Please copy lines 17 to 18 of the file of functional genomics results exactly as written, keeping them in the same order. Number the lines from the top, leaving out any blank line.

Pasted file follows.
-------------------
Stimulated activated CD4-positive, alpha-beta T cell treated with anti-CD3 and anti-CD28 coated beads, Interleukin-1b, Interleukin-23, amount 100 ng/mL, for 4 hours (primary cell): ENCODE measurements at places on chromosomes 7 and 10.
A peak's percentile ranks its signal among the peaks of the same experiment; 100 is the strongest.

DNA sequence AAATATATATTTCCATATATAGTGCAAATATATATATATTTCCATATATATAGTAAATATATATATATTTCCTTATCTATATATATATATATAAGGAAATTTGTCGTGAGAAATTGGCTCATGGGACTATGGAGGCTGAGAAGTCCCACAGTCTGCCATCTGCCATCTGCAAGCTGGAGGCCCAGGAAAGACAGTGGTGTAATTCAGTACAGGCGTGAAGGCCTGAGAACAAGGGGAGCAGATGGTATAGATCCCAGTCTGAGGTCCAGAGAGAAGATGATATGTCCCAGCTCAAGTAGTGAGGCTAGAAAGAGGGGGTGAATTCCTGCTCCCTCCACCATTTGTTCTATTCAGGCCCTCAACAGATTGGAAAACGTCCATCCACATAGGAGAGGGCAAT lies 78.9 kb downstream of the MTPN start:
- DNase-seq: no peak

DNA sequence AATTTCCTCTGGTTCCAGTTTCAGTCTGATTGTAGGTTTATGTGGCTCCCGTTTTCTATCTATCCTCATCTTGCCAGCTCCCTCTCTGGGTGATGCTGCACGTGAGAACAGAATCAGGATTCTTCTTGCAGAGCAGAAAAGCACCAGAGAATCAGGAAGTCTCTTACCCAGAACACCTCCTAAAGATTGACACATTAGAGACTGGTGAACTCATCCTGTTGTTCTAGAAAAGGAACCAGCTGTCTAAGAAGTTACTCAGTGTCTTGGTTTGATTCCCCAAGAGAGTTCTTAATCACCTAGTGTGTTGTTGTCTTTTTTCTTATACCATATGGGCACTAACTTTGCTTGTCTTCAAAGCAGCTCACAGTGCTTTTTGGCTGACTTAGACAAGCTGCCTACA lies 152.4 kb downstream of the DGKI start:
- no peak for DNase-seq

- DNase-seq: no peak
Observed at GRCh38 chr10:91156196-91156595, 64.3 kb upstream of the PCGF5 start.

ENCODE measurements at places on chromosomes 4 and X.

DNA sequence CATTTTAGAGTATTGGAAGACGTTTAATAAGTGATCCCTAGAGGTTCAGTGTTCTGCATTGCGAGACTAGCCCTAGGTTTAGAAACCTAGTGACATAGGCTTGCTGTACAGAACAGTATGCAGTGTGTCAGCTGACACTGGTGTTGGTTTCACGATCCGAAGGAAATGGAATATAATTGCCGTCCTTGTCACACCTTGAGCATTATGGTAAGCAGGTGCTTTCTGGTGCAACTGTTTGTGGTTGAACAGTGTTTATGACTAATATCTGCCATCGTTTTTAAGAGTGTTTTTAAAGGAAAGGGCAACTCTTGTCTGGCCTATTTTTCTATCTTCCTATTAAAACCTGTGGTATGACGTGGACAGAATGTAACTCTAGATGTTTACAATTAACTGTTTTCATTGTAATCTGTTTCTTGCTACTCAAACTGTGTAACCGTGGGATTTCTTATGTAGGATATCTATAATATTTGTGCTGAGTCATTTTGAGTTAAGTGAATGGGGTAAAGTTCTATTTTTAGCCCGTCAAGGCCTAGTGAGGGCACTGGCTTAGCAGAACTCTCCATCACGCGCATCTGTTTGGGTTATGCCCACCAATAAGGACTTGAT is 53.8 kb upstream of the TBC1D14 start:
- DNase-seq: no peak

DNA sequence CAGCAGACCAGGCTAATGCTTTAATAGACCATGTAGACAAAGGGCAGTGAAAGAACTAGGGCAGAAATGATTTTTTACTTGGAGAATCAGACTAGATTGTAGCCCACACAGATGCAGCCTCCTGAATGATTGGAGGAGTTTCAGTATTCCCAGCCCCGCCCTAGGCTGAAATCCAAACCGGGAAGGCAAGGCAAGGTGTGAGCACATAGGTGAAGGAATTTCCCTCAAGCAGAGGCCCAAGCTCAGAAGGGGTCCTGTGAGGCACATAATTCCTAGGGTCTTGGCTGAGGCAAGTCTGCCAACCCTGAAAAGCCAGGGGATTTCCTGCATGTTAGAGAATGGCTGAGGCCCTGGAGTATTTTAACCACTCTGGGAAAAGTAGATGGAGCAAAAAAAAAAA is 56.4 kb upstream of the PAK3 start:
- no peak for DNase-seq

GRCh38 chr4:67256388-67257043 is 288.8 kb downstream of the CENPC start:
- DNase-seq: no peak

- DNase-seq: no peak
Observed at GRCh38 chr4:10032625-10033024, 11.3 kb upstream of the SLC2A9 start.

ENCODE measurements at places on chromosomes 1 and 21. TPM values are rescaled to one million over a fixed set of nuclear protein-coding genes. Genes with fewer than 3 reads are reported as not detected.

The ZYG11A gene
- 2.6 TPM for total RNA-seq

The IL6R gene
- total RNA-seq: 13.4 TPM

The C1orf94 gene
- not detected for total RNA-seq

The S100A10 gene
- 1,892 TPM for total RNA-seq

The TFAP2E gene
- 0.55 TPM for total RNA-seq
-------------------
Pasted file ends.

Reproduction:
Observed at GRCh38 chr4:10032625-10033024, 11.3 kb upstream of the SLC2A9 start.

ENCODE measurements at places on chromosomes 1 and 21. TPM values are rescaled to one million over a fixed set of nuclear protein-coding genes. Genes with fewer than 3 reads are reported as not detected.